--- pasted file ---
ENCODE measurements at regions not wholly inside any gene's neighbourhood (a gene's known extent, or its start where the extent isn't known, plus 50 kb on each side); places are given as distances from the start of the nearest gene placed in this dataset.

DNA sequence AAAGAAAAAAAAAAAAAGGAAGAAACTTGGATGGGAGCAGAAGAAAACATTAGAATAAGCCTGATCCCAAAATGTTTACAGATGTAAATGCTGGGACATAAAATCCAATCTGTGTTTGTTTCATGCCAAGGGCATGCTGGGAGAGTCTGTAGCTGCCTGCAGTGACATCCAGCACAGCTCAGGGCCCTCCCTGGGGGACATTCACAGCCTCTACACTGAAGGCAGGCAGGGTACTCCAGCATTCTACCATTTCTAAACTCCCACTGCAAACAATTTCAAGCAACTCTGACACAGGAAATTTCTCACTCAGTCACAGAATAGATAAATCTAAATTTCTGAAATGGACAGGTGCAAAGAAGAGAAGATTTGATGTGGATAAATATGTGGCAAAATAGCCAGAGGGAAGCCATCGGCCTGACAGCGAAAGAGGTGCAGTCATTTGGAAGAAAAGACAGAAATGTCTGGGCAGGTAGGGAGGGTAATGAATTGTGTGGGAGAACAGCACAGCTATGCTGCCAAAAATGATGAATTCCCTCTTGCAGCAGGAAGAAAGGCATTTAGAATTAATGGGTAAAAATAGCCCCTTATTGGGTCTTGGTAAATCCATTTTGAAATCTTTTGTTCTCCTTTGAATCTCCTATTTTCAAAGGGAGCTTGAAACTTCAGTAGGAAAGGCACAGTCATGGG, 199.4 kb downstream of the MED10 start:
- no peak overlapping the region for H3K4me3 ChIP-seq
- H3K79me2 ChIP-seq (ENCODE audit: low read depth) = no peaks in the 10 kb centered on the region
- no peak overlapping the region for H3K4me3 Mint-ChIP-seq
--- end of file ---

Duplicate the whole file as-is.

ENCODE measurements at regions not wholly inside any gene's neighbourhood (a gene's known extent, or its start where the extent isn't known, plus 50 kb on each side); places are given as distances from the start of the nearest gene placed in this dataset.

DNA sequence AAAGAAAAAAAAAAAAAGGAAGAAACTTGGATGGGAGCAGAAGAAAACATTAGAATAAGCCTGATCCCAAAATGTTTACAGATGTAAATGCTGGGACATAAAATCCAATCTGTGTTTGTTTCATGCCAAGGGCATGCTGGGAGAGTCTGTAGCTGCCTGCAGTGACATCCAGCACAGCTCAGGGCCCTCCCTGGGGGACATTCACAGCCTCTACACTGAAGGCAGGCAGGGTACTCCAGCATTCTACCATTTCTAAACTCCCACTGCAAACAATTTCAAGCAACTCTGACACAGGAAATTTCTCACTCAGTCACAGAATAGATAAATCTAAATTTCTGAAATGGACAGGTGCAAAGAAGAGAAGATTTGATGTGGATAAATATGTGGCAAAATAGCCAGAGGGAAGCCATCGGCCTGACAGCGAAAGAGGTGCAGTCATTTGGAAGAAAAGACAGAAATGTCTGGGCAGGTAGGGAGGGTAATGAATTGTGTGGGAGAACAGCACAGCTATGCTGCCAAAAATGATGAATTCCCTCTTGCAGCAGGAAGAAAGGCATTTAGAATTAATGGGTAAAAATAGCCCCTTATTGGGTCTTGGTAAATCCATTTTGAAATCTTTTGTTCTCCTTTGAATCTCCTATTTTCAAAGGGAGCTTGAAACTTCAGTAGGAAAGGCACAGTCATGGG, 199.4 kb downstream of the MED10 start:
- no peak overlapping the region for H3K4me3 ChIP-seq
- H3K79me2 ChIP-seq (ENCODE audit: low read depth) = no peaks in the 10 kb centered on the region
- no peak overlapping the region for H3K4me3 Mint-ChIP-seq